The Supreme Court refused a request on Sept. 8 by a Sunoco business unit to halt enforcement of a $155 million class-action judgment for unpaid interest on late payments for crude oil while it decides whether it should hear the company’s appeal of the verdict.
The justices are scheduled to consider the appeal on Sept. 28.
The denial was issued by Justice Neil Gorsuch, who oversees emergency applications from Oklahoma and five other states within the 10th Circuit of the U.S. Court of Appeals. Gorsuch provided no reasons for his decision in the case known as Sunoco Partners Marketing and Terminals L.P. v. Cline, court file 22A188.
The Sunoco unit asked (pdf) for the special relief Aug. 29, pleading that it had no “realistic prospect that it could recover” the funds after they were distributed to the “more than 53,000 class members.” The company also said it needed the stay because there wasn’t “any prospect that the Tenth Circuit will address the merits of this nine-figure damages award before execution proceeds.”
The lawsuit began in 2017 when farmer Perry Cline sued for himself and other well owners from whom the Sunoco unit bought crude oil.
U.S. District Judge John Gibney ruled in 2020 that the company ran afoul of the Oklahoma Production Revenue Standards Act by not paying interest on more than 1.5 million late royalty payments to well owners in the state. Gibney found the company knew it owed interest on the tardy payments and withheld them until a well owner demanded it, a policy that allowed the company to escape millions of dollars in payments each year.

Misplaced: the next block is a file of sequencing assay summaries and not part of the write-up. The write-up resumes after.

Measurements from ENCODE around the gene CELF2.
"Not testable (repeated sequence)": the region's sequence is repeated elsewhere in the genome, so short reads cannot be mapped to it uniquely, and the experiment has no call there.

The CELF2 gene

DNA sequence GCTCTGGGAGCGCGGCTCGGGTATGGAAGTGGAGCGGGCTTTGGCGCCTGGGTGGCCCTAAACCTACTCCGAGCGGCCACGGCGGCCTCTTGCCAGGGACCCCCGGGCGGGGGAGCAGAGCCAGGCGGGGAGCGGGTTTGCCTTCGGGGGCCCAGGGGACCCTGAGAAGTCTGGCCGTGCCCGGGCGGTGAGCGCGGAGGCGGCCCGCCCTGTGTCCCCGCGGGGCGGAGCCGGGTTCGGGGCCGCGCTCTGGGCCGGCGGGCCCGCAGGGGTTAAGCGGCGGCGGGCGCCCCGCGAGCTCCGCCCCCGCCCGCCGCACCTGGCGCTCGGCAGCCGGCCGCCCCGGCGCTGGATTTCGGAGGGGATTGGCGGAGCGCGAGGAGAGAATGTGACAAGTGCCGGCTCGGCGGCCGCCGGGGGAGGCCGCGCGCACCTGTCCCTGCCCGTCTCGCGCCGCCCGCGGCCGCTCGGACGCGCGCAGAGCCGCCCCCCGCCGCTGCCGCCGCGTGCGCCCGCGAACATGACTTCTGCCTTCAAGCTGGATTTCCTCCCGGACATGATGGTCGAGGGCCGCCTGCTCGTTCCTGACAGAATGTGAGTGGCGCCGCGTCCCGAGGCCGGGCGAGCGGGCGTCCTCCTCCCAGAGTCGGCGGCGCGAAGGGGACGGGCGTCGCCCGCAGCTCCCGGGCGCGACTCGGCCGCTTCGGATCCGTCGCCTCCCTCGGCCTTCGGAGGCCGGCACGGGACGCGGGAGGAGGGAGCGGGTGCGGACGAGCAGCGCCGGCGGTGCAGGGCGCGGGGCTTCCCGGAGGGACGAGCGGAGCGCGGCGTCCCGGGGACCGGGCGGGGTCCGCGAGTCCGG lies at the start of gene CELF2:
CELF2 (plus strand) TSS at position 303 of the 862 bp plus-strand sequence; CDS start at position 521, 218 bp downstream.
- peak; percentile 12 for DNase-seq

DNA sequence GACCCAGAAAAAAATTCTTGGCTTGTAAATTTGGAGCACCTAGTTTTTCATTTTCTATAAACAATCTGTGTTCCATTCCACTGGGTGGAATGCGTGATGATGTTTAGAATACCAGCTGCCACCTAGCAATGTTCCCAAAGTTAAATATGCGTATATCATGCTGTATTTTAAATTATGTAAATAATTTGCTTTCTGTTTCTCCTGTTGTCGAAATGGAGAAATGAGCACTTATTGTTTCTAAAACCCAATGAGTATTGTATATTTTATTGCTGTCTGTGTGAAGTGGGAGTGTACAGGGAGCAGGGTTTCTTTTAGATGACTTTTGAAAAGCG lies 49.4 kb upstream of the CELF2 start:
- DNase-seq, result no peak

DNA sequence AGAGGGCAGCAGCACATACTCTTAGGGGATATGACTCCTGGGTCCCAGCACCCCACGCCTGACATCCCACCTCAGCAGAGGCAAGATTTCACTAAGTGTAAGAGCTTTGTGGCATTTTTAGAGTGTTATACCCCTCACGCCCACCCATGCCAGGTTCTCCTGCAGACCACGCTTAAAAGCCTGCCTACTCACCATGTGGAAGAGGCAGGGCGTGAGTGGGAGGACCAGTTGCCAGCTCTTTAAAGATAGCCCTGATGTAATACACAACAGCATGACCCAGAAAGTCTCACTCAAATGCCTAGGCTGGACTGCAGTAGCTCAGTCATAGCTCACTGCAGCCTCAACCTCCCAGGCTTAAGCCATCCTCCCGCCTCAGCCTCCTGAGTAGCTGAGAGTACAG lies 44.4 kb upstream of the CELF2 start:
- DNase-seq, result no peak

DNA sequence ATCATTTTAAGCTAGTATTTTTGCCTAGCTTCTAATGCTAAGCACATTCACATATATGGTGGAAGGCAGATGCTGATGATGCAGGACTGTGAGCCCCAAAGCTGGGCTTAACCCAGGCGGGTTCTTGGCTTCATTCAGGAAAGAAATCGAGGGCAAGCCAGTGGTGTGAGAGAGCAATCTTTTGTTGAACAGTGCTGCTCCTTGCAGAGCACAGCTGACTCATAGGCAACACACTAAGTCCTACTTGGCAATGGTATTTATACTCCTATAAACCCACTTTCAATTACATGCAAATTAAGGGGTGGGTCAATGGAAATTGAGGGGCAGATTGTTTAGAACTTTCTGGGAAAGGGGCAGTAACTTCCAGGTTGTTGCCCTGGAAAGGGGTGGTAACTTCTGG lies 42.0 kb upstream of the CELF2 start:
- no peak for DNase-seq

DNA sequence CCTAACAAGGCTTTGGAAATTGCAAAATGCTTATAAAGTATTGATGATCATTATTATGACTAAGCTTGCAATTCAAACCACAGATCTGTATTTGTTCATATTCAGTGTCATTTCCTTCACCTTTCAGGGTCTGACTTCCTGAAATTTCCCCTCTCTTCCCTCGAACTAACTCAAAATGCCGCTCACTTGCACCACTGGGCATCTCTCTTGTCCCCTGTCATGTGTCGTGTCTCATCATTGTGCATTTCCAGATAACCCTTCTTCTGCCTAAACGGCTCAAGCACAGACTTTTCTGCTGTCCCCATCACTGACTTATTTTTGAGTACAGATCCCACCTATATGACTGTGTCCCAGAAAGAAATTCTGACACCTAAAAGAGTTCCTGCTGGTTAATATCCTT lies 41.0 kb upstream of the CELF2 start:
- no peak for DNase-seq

Sunoco “simply keeps the money for its own use, knowing two things: that most owners will not request interest, and that eventually the owners’ potential claims will die at the hands of the statute of limitations,” the judge held.
Gibney awarded the well owners $80 million in compensatory damages and $75 million in punitive damages. Gibney issued a plan of allocation to divvy up and distribute the damages.
The 10th Circuit dismissed the company’s appeal on Nov. 1, 2021, “because Sunoco did not meet its burden to establish appellate jurisdiction.”
The company argues that if the Supreme Court fails to intervene, the money could go out to well owners before it can challenge the decision to dismiss the appeal for lack of jurisdiction.
The company also argues that the other side is trying to enforce the judgment aggressively and “in the most disruptive manner possible.”
The plaintiffs “declined Sunoco’s offers of full financial assurance in favor of sweeping asset discovery” and apparently intend “to inflict unnecessary costs, impose liens, frustrate business operations, and perhaps even seize physical property,” the business unit stated in the emergency application.
The Epoch Times reached out to Sunoco attorney Paul D. Clement and Cline attorney Russell S. Post for comments but did not immediately receive replies.
This article by Matthew Vadum appeared Sept. 9, 2022, in The Epoch Times.
Photo: Supreme Court Justice Neil Gorsuch